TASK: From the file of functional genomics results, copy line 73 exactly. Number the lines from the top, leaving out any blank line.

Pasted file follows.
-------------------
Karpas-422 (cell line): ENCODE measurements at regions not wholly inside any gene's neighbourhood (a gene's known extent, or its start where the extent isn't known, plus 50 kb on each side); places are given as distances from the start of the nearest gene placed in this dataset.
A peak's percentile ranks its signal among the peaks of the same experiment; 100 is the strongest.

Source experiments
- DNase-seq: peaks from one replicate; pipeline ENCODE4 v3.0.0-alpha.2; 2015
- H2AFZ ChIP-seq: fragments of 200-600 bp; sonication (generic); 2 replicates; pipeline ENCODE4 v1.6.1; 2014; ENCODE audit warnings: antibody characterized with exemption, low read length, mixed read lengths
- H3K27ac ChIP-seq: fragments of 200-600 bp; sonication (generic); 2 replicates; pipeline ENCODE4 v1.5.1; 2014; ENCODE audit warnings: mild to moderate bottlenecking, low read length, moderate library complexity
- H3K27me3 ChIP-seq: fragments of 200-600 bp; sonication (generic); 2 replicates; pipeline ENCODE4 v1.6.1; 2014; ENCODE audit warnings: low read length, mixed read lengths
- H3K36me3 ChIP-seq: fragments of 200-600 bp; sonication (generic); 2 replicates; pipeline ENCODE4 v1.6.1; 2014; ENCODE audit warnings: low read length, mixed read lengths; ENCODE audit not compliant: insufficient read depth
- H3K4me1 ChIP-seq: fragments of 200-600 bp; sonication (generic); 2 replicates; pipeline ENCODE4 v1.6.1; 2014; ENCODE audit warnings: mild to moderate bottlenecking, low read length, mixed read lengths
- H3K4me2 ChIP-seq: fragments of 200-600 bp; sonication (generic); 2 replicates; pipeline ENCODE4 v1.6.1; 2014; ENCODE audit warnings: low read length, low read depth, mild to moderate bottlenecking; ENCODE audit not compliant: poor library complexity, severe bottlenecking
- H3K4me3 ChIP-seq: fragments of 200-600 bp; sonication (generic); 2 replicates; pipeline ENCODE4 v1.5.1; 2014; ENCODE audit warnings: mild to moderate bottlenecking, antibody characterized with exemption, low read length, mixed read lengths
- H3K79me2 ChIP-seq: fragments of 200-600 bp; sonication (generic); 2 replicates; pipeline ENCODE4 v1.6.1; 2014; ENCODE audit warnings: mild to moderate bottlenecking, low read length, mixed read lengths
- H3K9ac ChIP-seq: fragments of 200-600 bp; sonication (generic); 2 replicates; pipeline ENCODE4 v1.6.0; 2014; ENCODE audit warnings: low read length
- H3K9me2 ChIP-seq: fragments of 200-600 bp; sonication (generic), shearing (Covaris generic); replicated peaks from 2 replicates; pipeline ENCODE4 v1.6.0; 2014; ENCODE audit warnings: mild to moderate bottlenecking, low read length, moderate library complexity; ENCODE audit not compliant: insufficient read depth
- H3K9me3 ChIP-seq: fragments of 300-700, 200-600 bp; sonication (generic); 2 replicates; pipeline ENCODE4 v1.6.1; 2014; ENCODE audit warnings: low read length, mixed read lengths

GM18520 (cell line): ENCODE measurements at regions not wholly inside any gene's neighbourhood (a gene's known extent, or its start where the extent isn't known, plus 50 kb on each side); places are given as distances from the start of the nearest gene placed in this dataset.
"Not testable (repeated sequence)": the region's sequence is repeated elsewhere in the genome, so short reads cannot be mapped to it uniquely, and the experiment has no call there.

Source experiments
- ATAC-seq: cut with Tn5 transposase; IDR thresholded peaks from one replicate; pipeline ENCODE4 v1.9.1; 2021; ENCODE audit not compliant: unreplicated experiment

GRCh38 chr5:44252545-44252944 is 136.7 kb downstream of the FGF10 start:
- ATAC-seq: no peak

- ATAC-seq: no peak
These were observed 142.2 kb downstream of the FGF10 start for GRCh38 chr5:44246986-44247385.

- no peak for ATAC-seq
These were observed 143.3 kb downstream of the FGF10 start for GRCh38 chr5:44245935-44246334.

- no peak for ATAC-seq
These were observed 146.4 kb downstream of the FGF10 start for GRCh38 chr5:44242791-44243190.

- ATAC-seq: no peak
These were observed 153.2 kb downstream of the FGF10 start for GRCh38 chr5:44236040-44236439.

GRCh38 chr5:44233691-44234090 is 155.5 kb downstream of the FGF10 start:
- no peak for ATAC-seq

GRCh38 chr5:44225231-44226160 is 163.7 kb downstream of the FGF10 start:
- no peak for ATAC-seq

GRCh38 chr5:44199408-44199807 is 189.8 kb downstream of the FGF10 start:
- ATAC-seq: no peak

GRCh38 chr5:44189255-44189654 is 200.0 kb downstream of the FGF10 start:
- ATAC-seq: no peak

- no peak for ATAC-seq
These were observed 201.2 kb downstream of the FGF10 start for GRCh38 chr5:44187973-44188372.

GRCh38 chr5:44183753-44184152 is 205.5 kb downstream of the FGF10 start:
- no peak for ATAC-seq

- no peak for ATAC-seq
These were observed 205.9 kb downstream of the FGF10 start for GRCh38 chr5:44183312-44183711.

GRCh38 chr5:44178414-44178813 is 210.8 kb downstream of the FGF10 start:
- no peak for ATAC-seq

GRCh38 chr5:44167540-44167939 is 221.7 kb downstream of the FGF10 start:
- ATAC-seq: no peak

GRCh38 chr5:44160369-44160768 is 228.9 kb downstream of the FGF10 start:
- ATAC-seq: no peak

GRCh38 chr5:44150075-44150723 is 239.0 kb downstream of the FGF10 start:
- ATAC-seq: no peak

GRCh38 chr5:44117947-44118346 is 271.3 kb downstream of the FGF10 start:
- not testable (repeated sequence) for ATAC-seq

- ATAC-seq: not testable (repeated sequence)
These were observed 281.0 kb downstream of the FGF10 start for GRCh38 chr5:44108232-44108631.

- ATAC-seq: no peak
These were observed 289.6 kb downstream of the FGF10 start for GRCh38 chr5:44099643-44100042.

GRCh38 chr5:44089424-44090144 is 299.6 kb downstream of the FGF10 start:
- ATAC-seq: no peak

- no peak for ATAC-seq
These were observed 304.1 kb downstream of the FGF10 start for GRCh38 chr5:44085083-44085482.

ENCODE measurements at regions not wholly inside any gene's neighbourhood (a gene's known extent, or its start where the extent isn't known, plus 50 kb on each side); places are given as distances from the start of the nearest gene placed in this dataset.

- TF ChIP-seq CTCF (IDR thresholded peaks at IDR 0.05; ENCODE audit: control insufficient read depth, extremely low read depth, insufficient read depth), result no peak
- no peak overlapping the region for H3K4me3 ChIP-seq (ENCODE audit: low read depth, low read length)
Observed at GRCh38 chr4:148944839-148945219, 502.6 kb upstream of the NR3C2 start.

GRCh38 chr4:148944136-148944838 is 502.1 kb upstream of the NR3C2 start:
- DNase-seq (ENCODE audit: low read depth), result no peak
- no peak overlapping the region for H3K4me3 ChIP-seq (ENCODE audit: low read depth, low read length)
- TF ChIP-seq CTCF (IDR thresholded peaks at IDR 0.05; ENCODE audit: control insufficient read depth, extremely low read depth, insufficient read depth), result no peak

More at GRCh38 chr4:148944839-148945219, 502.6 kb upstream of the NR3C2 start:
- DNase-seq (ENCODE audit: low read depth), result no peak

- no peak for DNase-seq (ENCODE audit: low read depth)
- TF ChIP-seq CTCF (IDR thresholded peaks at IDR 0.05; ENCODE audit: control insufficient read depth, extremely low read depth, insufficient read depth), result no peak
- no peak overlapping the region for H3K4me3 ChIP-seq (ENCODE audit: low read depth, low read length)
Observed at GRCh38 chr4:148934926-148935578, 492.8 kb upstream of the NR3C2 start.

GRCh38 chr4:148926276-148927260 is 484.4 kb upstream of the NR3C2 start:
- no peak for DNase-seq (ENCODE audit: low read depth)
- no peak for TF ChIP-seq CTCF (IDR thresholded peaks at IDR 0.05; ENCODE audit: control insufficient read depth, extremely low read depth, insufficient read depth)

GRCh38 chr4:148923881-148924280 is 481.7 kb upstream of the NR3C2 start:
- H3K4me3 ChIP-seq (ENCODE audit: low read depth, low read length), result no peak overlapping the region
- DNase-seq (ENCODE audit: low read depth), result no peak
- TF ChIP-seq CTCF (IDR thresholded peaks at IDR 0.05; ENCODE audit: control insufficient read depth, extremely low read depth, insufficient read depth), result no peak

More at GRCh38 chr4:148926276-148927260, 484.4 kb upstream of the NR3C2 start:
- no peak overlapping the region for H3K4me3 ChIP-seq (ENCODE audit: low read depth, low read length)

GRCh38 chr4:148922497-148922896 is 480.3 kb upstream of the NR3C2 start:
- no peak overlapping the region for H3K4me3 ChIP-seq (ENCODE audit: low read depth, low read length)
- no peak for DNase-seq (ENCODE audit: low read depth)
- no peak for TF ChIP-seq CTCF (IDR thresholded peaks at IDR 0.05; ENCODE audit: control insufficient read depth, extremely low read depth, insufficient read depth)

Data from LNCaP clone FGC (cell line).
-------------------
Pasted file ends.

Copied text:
- TF ChIP-seq CTCF (IDR thresholded peaks at IDR 0.05; ENCODE audit: control insufficient read depth, extremely low read depth, insufficient read depth), result no peak